The World Bank’s Ease of Doing Business Index rests on a complex amalgamation of data. Each of its component measurements is based on a sub-index, each of which produces a different map. Consider Canada’s relatively low position on the ease of enforcing contracts map, posted above. Canada ranks seventh overall in the composite index, but falls to 58th place in terms of contracts. Canada drops here because it requires a few more legal procedures than comparable countries, and because its courts operate at a slightly slower pace. In terms of the costs of legal procedures, the third component of the contracts sub-index, Canada compares favorably with such high-ranking countries as the UK and New Zealand.
Of the world regions, South Asia clearly ranks last in regard to contracts. India’s exceptionally poor showing here is one of the main reasons why it scores so low in the overall business index. Such findings are not surprising, as India’s legal system in notoriously lethargic, with many cases languishing for years before a decision is rendered. As the report further indicates, legal fees in India are high, and legal procedures are intricate.
Several features of the contracts map deviate markedly from the overall business index. The high positions of the former and nominally communist countries is striking, perhaps reflecting their relatively strong state structures. Tanzania’s placement is less explicable, and that of Yemen seems bizarre. In the chaotic political environment that characterizes Yemen, formal contact enforcement through the national court system is not easily accomplished.
Yemen ranks high on the contracts sub-index, it turns out, on the basis of its official regulations, not its actual conditions. The contract enforcement measurement is determined by “data relating to the time, cost and procedural complexity of resolving a standard commercial law suit … collected through study of the codes of civil procedure and other court regulations…” Yemen’s numbers are elevated because it does not require many procedures to obtain a judgment, and because attorney, court, and enforcement costs are supposed low, amounting to only 16.5 percent of claim values. Whether such conditions obtain in practice is another matter, one that is not addressed in the report. Supposedly, “surveys completed by local litigation lawyers” factor into the analysis, but no information on such surveys is given, nor or we told how such data is weighed. We are also not informed about whether such conditions obtain outside of the capital city. As much of Yemen’s hinterlands remain largely under tribal authority, with large areas harboring insurgent groups, the “number of legal procedures required by the government for a contract to be enforced” has little if any meaning. As a result, Yemen’s ranking on the map has little if any meaning.
The second map, generated from the “getting credit” sub-index, is quite distinctive from the first. India jumps from the last to the first quintile, and Yemen does the opposite. Again, the map perplexes. Is it really easier for a businessperson to obtain credit in Kenya, Zambia, and Rwanda than in Norway, the Netherlands, or Belgium? Do Ukraine and Kyrgyzstan actually outrank France and Spain? According to the data, the United States shares sixth place with Zambia, Kenya, and Guatemala, whereas Luxembourg – ranked in first place in terms of enforcing contracts – comes in 116th. If accurate, these relative positions are extraordinary and deserve extended consideration. To assess their accuracy, let us consider Zambia in more detail.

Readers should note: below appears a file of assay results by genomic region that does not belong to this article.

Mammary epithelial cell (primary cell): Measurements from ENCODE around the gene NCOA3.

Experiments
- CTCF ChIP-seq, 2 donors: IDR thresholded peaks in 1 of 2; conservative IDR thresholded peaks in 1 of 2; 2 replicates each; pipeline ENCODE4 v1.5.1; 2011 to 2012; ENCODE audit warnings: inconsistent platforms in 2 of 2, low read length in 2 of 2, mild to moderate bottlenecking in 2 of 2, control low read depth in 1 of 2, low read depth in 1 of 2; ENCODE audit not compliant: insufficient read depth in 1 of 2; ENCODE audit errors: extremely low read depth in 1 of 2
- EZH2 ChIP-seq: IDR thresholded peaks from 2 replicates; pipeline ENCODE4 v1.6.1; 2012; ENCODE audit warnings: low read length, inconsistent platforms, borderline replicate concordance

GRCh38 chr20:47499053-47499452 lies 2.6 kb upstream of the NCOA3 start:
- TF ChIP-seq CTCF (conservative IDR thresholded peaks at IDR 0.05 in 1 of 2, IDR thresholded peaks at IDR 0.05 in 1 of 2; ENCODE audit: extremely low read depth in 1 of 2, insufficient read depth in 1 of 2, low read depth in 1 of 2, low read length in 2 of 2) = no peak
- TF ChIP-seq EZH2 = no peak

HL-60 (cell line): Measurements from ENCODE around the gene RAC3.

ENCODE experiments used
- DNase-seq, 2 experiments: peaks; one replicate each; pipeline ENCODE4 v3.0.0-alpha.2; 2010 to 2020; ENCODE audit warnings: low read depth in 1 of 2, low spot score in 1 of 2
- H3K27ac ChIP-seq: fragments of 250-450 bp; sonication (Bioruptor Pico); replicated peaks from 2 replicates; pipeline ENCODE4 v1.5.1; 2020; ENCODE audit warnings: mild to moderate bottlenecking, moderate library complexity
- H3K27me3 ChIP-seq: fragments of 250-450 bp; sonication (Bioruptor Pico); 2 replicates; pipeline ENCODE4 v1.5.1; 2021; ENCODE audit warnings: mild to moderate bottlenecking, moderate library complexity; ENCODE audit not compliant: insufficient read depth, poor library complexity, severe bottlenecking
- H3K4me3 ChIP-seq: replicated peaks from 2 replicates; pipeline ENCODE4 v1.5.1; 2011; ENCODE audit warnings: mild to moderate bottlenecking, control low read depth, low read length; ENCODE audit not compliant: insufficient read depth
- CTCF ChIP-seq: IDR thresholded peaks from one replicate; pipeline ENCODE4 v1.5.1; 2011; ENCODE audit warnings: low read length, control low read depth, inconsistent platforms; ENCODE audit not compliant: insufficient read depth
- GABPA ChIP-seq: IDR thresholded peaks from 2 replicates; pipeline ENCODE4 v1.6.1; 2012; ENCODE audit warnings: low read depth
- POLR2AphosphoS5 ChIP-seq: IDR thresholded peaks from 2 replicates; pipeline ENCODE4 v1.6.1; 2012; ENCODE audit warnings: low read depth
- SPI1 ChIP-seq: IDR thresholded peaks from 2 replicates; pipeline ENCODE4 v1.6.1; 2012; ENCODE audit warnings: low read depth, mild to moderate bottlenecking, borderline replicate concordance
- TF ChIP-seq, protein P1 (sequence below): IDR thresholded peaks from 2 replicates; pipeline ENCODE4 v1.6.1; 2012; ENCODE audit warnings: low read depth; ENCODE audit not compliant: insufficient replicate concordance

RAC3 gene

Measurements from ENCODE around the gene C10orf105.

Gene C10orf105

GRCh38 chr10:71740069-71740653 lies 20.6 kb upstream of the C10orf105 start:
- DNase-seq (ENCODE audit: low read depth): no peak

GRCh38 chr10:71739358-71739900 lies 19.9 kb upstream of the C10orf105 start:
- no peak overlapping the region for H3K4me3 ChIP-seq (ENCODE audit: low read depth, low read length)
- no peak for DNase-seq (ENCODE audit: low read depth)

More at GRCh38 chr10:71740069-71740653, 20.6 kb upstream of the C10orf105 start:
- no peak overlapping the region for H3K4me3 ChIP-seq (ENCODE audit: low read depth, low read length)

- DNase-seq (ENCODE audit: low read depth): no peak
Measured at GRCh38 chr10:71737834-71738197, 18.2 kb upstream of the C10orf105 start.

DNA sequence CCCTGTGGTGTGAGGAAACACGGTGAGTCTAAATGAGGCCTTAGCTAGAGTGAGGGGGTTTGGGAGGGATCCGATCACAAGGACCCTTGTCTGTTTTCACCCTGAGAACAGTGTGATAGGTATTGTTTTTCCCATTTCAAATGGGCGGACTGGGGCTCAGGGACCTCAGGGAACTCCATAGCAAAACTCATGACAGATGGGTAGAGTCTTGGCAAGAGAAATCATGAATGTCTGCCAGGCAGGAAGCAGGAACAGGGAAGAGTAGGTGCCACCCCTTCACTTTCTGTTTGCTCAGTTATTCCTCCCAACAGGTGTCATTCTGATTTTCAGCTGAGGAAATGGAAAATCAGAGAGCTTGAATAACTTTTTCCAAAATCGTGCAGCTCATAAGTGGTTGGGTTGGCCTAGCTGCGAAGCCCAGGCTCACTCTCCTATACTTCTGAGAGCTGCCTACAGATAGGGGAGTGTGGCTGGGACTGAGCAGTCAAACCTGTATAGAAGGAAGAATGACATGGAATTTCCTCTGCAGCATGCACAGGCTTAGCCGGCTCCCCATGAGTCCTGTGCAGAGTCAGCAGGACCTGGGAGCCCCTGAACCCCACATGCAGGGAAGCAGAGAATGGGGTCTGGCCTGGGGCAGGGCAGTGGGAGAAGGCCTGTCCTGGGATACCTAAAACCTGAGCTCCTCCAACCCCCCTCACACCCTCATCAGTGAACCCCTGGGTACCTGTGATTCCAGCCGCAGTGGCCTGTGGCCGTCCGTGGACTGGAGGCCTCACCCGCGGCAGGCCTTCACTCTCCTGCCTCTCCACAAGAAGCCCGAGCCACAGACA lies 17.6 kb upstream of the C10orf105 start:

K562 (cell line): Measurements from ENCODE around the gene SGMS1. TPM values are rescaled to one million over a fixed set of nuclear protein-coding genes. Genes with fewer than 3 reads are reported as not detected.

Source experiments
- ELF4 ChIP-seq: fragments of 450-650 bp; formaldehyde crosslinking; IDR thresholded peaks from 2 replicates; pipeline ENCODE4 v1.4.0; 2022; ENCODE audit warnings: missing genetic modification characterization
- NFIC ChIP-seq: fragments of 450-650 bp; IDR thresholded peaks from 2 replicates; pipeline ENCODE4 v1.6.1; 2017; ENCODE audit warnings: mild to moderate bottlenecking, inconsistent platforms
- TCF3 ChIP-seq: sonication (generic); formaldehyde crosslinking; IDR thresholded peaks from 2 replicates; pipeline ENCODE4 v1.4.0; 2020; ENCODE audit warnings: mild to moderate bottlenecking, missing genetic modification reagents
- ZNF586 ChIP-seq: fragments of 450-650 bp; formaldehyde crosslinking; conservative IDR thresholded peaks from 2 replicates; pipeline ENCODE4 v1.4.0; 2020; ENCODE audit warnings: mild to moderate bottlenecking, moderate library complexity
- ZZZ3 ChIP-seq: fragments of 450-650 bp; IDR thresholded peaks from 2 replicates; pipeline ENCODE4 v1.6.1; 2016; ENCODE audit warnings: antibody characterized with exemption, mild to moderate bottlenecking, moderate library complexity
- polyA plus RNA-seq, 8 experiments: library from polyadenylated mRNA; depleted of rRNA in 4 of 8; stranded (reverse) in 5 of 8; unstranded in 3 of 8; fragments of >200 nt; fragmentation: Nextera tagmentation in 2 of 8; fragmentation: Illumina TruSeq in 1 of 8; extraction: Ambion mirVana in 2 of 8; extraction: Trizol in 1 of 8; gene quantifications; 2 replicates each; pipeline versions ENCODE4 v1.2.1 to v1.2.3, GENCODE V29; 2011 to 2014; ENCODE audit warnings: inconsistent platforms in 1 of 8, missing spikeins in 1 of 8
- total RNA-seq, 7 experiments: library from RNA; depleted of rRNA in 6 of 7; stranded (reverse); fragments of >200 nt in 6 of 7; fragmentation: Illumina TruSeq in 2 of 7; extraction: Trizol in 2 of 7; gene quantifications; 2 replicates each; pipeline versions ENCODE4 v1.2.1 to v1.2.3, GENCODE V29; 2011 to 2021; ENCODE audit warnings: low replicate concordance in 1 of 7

Zambia’s surprisingly high overall ranking in the business index has attracted considerable attention. The articles that I consulted mention a number of factors, but credit does not figure prominently. One report, for example, claims that “Over the last year, Zambia made it easier to start a business and for companies to trade across borders. It also improved enforcement of contracts.” Another trumpets the fact that “Zambia eased business start-up by eliminating the minimum capital requirement and it made trade easier by implementing a one-stop border post with Zimbabwe, launching web-based submission of customs declarations, and introducing scanning machines at border posts.” If credit is really as readily available in Zambia as the World Bank indicates, it is not apparent in recent media reports.
The World Bank’s credit sub-index is based on four measurement: the strength of legal rights index, the depth of credit information index, public credit registry coverage, and private credit bureau coverage. Zambia’s elevated position stems from its extremely high ranking in the first two categories. Officially, Zambia has a credit-friendly legal regime and established credit registries. But again, no information is provided on whether such rights carry through in practice, or whether the registries are accurate and effective. More significantly, no information is supplied on actual credit availability. Zambia’s numbers may come out much better than Slovenia’s, but does that mean that a firm can obtain credit much more easily in Lusaka than in Ljubljana? And are we really expected to believe that Zambia greatly outranks Luxembourg in terms of “getting credit”? Luxembourg fails on this score because it ranks “0” (yes, zero) in both the credit information sub-sub-index and in credit registry coverage. But does that mean that firms in Luxembourg, a country with a per capita GDP $84,000, struggle to obtain credit, unlike their counterparts in Zambia?
In the end, both the credit and contracts sub-indices measure mirages as much as they do actual conditions, confusing rules with realities. Are similar problems encountered with the other component measurements of the Ease of Doing Business Index? We shall see in the next post.